The Cooper Institute
 

Founded in 1970 by the "Father of Aerobics"
Kenneth H. Cooper MD, MPH

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Does Physical Activity Relate to Cancer Risk?

Posted in
Live well

Thursday, Nov 17, 2016

Cancer is the second leading cause of death in the United States, as well as in most industrialized countries. It has long been known that regular physical activity (PA) decreases the risk of all-cause and cardiovascular disease mortality. While it has also been established that PA decreases the risk of colon, breast, and endometrial cancers, much less is known about the relationship between PA and other less common cancers. Some of this limited knowledge stems from the fact that many previous studies either had a relatively small sample size, used different measures of PA (e.g., occupational PA versus leisure-time PA), or had other methodological differences. A recent paper (Moore et al., 2016) combined data from 12 large U.S. and European studies which examined the relationship between leisure-time PA and risk of developing 26 different types of cancer. Leisure-time PA is defined as activities done at an individual’s discretion that improve or maintain fitness or health. Participants in this study included 1.44 million individuals who were healthy at baseline. Their average age was 59 years; females comprised 57% of the participants. Time spent per week in moderate and/or vigorous leisure-time physical activity was assessed via validated questionnaires at baseline. Average follow-up time was 11 years, during which time 186,932 cases of cancer occurred.  These cases were identified by follow-up questionnaires, review of medical records, and by links to cancer registries. 99% of the reported cancer cases were confirmed. Twenty-six cancer types were selected for analysis.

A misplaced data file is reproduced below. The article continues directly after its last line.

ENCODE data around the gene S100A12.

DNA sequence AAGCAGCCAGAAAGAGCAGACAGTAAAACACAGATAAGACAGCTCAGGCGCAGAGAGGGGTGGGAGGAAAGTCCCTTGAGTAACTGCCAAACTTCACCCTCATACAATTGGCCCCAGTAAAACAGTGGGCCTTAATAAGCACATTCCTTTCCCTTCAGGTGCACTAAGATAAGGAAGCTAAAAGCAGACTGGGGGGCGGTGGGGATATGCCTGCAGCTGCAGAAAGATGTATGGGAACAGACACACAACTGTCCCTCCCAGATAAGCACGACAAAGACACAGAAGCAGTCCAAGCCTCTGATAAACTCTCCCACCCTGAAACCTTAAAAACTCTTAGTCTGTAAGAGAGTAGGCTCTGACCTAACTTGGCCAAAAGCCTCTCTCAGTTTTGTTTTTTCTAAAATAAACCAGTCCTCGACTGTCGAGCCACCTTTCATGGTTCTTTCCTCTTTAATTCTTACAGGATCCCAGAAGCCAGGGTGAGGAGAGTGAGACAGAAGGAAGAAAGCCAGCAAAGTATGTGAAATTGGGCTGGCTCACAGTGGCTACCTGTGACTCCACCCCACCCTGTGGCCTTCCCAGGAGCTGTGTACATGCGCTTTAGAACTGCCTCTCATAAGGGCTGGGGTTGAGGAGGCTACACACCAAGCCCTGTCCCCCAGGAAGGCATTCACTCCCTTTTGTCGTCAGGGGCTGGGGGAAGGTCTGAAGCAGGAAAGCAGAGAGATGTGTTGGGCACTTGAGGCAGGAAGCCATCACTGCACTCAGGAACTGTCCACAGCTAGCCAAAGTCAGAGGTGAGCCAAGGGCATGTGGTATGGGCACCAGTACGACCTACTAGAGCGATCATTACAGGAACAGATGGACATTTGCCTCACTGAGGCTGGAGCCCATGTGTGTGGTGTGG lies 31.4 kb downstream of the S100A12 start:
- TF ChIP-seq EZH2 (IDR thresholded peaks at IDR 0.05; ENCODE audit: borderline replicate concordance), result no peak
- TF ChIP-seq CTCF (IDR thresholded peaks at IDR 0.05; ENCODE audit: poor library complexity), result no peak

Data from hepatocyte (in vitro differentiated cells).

In general, higher levels of leisure-time PA were related to younger age, higher levels of education, lower Body Mass Index (BMI), and not smoking. When comparing individuals within the lowest 10% of PA to those within the highest 10% of PA, higher levels of PA were related to a significant reduction in the risk of developing 13 of the 26 types of cancer (Table 1).  For 7 of these cancers, the risk reduction was 20% or more, while a 10-20% reduction in risk was seen for the remaining 6. It is important to mention that variables such as age, smoking, race/ethnicity, and alcohol intake that might have ‘muddied the waters’ were carefully controlled for during these analyses. Thus, PA was shown to have an independent and strong relationship with the 13 types of cancer listed in Table 1. Of interest, risk of developing malignant melanoma was increased by 27% within the highest PA group as compared to the lowest PA group.

Table 1. Comparison of risk for developing 13 types of cancer among individuals with higher (top 10%) vs. lower (bottom 10%) levels of leisure-time physical activity.
  
There are several mechanisms by which regular PA is hypothesized to decrease the risk of developing cancer. Lower levels of hormones such as insulin, adipokines, estrone, and estradiol have been observed in many studies that have used PA as an intervention. Decreased levels of inflammation and improved immune function are also seen among individuals who are physically active; these mechanisms are also thought to reduce cancer risk. Speedier passage of food through the gastrointestinal tract is seen in more active individuals, which is thought to decrease the risk of colon and other digestive cancers.   
 
A primary strength of this recent study is that it is the largest ever conducted in the area of PA and cancer. The 12 combined studies had a similar methodological approach, and the sheer number of cancer cases allowed better insight into the relationship between PA and less common cancers. The significantly increased risk of malignant melanoma in the highest PA group was thought to be due to increased sun exposure in this group; with a stronger relationship observed in high-UV areas. Increased use of sunscreen among highly active individuals would likely decrease this risk substantially.

To learn more about healthy eating, and risk of chronic disease, take our Nutrition for Health and Fitness course, which is offered live in Dallas as well as online. Along with health and fitness professionals, the general public is always welcome to attend any of our courses!